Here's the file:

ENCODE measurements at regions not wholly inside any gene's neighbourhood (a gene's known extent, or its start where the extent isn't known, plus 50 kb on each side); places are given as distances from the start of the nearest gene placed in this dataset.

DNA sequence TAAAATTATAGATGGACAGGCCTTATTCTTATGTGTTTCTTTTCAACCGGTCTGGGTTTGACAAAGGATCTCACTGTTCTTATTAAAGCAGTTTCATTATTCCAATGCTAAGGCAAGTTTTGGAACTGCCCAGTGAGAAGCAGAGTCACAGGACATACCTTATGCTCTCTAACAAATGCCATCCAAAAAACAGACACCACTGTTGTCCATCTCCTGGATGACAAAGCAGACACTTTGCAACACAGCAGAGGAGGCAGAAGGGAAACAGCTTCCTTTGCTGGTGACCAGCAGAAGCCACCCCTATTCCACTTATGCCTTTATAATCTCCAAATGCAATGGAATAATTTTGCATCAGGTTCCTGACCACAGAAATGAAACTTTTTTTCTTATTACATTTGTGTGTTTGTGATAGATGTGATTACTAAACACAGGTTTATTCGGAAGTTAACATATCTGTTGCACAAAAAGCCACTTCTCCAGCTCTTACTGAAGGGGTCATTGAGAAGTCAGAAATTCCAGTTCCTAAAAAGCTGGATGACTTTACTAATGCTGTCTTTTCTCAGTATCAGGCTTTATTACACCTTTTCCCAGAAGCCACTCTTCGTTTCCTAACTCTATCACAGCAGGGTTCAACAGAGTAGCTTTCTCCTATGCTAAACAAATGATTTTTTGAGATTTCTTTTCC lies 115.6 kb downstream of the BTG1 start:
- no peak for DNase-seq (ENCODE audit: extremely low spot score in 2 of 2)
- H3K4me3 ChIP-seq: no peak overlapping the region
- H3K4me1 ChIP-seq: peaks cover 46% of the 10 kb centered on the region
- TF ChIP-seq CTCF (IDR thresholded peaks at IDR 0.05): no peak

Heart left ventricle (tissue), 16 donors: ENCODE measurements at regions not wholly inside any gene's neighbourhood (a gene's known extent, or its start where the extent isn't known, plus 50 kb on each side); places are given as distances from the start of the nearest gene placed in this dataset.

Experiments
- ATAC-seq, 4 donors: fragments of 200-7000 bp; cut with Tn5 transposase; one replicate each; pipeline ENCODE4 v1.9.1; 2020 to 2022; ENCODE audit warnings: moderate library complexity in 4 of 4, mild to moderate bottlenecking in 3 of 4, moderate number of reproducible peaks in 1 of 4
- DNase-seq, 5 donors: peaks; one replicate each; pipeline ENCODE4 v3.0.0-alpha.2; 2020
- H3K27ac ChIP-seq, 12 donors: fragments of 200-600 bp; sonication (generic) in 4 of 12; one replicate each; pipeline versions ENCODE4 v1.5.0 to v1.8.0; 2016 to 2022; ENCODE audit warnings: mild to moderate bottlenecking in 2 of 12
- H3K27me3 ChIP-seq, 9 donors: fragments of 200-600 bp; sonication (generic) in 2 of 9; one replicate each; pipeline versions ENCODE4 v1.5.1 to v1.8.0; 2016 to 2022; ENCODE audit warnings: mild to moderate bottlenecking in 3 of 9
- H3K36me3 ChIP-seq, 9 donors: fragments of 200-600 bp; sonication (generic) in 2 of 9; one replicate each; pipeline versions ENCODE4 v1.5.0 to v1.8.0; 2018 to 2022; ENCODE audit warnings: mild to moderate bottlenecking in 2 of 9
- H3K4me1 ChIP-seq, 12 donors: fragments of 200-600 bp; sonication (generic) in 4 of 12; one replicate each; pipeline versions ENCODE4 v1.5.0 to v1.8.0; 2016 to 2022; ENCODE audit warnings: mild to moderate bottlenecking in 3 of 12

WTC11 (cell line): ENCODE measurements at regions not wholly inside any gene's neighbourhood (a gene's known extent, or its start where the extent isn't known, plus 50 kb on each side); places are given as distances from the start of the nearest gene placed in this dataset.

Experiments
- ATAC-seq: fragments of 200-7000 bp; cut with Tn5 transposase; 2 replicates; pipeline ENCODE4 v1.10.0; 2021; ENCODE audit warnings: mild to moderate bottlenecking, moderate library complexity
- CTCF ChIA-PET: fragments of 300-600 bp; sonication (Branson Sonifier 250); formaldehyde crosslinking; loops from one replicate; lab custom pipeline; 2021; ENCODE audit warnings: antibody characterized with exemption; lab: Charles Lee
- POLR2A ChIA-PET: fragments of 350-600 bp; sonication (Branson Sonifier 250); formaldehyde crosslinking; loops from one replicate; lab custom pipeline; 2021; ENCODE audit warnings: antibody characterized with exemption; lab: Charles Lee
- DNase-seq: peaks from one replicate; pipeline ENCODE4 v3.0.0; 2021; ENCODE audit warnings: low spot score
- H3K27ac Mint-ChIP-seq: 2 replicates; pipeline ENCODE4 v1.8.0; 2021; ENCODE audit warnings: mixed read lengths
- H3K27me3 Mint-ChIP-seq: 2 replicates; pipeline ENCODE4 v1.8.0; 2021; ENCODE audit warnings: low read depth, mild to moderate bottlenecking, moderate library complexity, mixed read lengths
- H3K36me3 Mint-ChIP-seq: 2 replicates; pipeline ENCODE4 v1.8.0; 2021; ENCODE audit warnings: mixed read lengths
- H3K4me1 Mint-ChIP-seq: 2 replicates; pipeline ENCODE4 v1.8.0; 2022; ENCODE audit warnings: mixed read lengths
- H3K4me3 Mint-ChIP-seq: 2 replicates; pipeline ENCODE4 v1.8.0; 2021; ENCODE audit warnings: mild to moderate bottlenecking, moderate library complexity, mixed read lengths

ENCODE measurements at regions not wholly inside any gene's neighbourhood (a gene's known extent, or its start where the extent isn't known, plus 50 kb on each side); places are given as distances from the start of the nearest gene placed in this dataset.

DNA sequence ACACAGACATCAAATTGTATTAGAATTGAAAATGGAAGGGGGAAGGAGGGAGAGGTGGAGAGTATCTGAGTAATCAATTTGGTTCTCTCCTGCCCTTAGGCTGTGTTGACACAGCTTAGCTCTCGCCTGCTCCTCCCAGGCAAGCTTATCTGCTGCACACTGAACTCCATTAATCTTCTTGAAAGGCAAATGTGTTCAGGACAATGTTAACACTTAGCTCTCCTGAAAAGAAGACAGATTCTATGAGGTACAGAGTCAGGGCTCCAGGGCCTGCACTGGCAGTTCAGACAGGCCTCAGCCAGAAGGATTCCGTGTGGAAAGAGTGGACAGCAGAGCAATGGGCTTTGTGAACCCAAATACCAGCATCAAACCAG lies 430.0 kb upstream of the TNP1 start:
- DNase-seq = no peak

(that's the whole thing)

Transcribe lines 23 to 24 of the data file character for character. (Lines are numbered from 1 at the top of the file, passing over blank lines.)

- H3K36me3 Mint-ChIP-seq: 2 replicates; pipeline ENCODE4 v1.8.0; 2021; ENCODE audit warnings: mixed read lengths
- H3K4me1 Mint-ChIP-seq: 2 replicates; pipeline ENCODE4 v1.8.0; 2022; ENCODE audit warnings: mixed read lengths